Not only are these absurd images funny, they give 009-1 a distinctive style. It's hard to explain the net effect of grafting a mod pop art aesthetic onto old-school anime. You feel like you're watching a time capsule because of the exaggerated noses, flamboyant hair, and flat line art. Yet the explosions and action scenes are thoroughly modern with eye-popping CGI. 009-1 is a best-of-breed meld of hardcore, old guard anime with next generation eye candy. At the same time, 009-1's modern perspective allows it an affectionate send-up of the old guard.
009-1 is also refreshing because it has no obvious formula. The presence of four 009 agents in the opening episode sets up a team-oriented anime, but the others are largely absent from the next three episodes. In those three episodes, Agent 009-1 is a passive observer of psychic phenomenon, is locked in a deadly mano-a-mano showdown, and finally is part of a bipartisan treasure hunt. Even 009-1 herself is not constant; she goes from cold to warm, bemused to irritated, and passive to aggressive so that we cannot get a read on her character. Yet she is a joy to watch in each episode.
The compelling characters, ultra-cool spy vibe, and hardcore action are great, but 009-1 throws in decent animation and fantastic audio to boot. The soundtrack is superb, at turns moody, peppy, and exhilarating. It follows suit by using techno and synth pop to recreate jazzy spy numbers rooted in the '60s. A dynamic, detailed surround track peppers your walls with bullets and bombs. Alice Fulks does a great job with the English dub, but many of the guest characters sound hokey. The original Japanese cast is superb all around, particularly lead actress Yumiko Shaku.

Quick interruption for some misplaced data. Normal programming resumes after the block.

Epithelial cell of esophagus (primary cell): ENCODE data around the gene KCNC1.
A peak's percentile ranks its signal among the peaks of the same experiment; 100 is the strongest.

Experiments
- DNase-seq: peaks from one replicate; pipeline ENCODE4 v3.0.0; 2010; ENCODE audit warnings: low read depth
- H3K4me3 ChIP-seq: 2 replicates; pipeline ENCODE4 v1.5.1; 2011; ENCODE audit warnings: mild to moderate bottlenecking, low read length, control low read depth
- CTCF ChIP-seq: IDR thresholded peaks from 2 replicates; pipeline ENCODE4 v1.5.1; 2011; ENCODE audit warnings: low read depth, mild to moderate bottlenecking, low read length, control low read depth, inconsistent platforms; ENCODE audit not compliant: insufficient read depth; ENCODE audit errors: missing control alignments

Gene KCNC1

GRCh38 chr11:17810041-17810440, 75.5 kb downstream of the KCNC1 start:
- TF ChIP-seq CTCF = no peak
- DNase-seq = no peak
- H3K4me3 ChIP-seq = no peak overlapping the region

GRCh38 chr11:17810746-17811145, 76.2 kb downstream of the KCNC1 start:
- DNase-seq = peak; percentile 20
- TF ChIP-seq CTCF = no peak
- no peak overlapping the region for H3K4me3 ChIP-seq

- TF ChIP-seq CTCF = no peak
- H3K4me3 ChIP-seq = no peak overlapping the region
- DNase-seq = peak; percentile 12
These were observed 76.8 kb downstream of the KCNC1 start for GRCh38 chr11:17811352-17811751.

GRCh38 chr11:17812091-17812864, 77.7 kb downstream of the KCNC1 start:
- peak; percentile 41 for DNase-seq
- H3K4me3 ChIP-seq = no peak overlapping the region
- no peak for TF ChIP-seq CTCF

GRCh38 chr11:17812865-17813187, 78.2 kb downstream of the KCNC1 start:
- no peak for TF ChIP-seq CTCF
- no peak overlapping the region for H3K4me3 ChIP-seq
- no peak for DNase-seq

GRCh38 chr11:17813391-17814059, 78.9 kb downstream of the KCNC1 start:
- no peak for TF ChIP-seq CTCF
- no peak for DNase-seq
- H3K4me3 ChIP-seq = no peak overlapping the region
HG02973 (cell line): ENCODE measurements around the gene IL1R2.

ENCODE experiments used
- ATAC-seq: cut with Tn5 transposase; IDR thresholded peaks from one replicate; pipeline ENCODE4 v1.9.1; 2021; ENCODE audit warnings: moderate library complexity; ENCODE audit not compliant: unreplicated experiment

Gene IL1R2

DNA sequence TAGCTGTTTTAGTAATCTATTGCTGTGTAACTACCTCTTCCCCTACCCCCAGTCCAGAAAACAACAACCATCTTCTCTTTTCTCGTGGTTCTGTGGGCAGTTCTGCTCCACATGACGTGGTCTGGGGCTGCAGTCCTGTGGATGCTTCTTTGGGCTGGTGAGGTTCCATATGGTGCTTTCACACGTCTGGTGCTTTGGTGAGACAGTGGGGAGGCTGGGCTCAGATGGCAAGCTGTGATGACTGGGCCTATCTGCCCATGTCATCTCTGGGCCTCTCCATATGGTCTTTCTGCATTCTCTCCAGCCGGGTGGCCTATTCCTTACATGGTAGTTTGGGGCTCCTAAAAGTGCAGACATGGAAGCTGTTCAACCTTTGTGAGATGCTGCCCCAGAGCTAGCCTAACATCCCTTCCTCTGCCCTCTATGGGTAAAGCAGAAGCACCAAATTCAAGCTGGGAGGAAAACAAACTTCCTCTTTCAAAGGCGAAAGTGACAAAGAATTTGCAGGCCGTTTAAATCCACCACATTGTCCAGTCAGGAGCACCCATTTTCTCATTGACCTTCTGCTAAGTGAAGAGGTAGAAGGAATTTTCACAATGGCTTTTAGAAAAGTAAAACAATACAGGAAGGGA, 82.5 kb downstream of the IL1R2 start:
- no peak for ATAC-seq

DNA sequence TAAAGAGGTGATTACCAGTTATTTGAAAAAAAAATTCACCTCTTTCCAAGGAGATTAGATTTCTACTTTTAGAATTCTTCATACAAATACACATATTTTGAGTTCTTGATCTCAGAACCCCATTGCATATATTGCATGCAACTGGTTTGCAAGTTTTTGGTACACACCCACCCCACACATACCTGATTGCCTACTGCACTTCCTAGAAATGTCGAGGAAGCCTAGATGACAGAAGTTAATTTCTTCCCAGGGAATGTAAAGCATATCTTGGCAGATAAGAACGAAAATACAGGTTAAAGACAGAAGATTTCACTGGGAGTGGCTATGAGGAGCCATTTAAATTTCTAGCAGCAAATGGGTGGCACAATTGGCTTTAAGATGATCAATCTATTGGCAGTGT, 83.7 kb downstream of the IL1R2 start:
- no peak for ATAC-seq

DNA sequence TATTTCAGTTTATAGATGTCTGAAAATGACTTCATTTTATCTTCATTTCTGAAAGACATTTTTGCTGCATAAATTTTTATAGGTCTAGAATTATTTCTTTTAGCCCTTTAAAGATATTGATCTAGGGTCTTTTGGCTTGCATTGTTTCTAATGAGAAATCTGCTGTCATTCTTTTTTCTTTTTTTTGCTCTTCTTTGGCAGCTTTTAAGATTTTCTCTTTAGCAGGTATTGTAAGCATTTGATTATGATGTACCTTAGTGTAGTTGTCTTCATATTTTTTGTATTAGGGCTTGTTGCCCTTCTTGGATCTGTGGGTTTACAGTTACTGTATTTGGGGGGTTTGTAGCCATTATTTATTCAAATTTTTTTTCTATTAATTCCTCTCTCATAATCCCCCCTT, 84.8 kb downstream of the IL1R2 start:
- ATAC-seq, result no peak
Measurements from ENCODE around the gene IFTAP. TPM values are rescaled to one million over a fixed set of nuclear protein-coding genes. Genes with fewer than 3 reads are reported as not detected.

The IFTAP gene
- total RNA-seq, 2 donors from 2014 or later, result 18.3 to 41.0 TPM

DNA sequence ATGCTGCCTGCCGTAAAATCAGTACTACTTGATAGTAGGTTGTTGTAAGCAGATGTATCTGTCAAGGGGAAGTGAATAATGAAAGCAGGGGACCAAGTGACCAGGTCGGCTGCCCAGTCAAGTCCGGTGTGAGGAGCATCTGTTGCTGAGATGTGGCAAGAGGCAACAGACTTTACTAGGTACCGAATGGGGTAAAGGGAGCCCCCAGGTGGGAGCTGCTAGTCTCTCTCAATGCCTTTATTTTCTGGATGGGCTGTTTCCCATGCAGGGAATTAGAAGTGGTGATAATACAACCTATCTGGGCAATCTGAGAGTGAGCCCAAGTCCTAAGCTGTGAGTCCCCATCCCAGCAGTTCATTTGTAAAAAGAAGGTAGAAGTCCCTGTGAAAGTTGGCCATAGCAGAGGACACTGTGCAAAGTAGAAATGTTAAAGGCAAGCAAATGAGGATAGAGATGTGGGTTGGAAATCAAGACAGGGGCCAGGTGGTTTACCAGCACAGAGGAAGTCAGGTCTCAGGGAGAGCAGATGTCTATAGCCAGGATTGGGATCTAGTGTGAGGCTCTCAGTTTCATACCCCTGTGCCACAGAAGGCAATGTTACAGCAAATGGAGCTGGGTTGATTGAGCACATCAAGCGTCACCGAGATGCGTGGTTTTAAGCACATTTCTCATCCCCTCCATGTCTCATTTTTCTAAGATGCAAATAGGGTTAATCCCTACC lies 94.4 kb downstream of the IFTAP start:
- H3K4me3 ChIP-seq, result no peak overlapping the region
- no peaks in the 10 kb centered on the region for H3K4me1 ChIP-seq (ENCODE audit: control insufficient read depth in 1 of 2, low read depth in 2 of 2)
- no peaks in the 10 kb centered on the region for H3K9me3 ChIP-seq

ADV has also provided a thorough extras package. The liner notes are comprehensive, with character profiles that go beyond surface detail and interviews with Naoyuki Kanno and writer Shinsuke Onishi. Aside from previews and clean credits, ADV includes three meaty extras: "Interview with the Director + Staff," "How the Manga Became an Anime," and "Weapons and Gadgets." The latter is corny because the show has some corny elements; it is based on a theatrical 1960s manga after all. The interview segments show the deep respect that the staff has for Shotaro Ishinomori and the immense pressure they're under. Japanese vocal actress Yumiko Shaku is both fetching and lucid as she discusses Mylene's enigmatic personality.
Lest I go overboard with the praise, I should expand on some of the show's corny aspects. One hitman is known as "The Egg" because he's so hard-boiled. What kind of hairstyle do you suppose he sports? Speaking of The Egg, his explanation of his ability to avoid danger is, to be kind, tenuous. Then there's the bad guy known as "The Phantom," who wears a bat mask and dresses like a castoff from a gay burlesque.
Also, though Mylene gets naked at the drop of a hat and the sex scenes are not dumbed down, she has no nipples. Neither The Professional nor Lupin III shied away from correct anatomy. It is so ridiculous to see these naked Barbie Doll torsos in "hard-boiled" anime, and it drives me nuts. It makes the nudity weird and disturbing rather than effective.
Although I appreciate these elements, fair warning is in order for those who oppose violent anime. You'll see people shot clean through the head, kids shot in the back as they run away, and other gruesome imagery. Unlike the nipples, these images are not sanitized.
There was a time when anime seemed too self-derivative to flourish. I've railed against cookie-cutter shows many times in past anime reviews. But 009-1 (Volume 1) shows that carefully crafted homage with a modern coat of paint can be entertaining and original while embracing cliches and conventions. The secret seems to be pretty, sophisticated women, unflinching violence, and a dry sense of humor to cushion the blow.
Are you kidding? We need more Agents like Mylene on our side.
Review content copyright © 2007 Rob Lineberger; Site layout and review format copyright © 1998 - 2014 HipClick Designs LLC
Scales of Justice
Studio: ADV Films
* 1.78:1 Anamorphic
* Dolby Digital 5.1 Surround (English)
* Dolby Digital 2.0 Surround (Japanese)
Running Time: 100 Minutes
Release Year: 2006
MPAA Rating: Not Rated
* Liner Notes
* Clean Opening Animation
* Clean Closing Animation
* Interview with the Director and Staff
* "How the Manga Became an Anime"
* "Weapons and Gadgets"
* ADV Previews
* Official Site